I’m glad you found it useful!

      Reply
  4. My wife recently passed away Feb 1st she had a RRIF account with Manulife receiving monthly payments equal to the minimum withdrawal amount required by the Fed’s. Immediately on receiving notification of her death Manulife Financial stopped these payments. on speaking to my accountant and financial adviser it was suggested that I should contact MF and request that they pay out this minimum amount as a lump sum payment to my wife, prior to transferring the RRIF to me as beneficiary, so that the withdrawal would be taxed in her name and not mine. On contacting MF they advised that this was not possible under rules of Canada Revenue Agency. I then turned to both of my sources to again get their opinion an they suggested MF could be mistaken in this regard. What is your opinion? Jim

    Reply
    • @Jim: Sorry to hear about your loss.

      The way I understand it generally, if you are designated as her “successor-annuitant”, then immediately after her passing, the RRIF assets pass on to you and all future RRIF payments are reported on your income.

      I’m aware that there is also an option where the survivor may be paid a “designated benefit” that is less than the full market value of the RRIF at death, such that the rest of the assets are taxed on the deceased’s final tax return. However, I’m not sure how that works…your accountant is probably right and is your best source of information in this regards.

      Cheers.

      Reply
  5. What happens to RIIF when beneficiaries are three grown-up children of the last parent who just died.
    What is the percentage that the government takes of the money in the account ?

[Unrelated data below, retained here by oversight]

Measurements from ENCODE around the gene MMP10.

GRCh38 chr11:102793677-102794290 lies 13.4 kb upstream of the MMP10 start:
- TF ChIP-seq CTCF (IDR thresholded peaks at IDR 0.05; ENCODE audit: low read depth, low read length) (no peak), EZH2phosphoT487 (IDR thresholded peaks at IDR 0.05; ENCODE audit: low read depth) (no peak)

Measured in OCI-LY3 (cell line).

Reply
  6. As a retiree, I am now trying to put my financial house in order, so to speak. Finding your website and the information contained therein has been timely and useful. I had designated my wife as a “Successor Holder” my RRSP and TFSA investments in a bid to reduce the tax payable at death. I however realize that this is just delaying the inevitable large amount of taxes the CRA will take later. I am now thinking of naming my two children as non-qualified beneficiaries.

    Your piece on Charity as Beneficiary was very useful. I however have two questions: 1) In a different article on this subject posted elsewhere, the statement was made that charitable donations are eligible for tax credit only once they’re made. This seems to suggest that naming a charity in one’s will would not be accepted by the CRA. Is this incorrect? 2) To your point about getting up to 100% of the RRSP assets donated, does this mean if I designated $100 as a charitable donation in my will that up to $100 tax credit could be given?

    Reply
  7. Excellent article. So on death of TFSA holder (widow mother),if a son is beneficiary, the TFSA transfers to son at FMV. This FMV becomes the new ACB for son and any capital gain when asset sold, or income earned until it’s sold, now is taxed on son’s tax return? IS this correct? What happens if asset drops in value and there is capital loss when later sold by son?

    Reply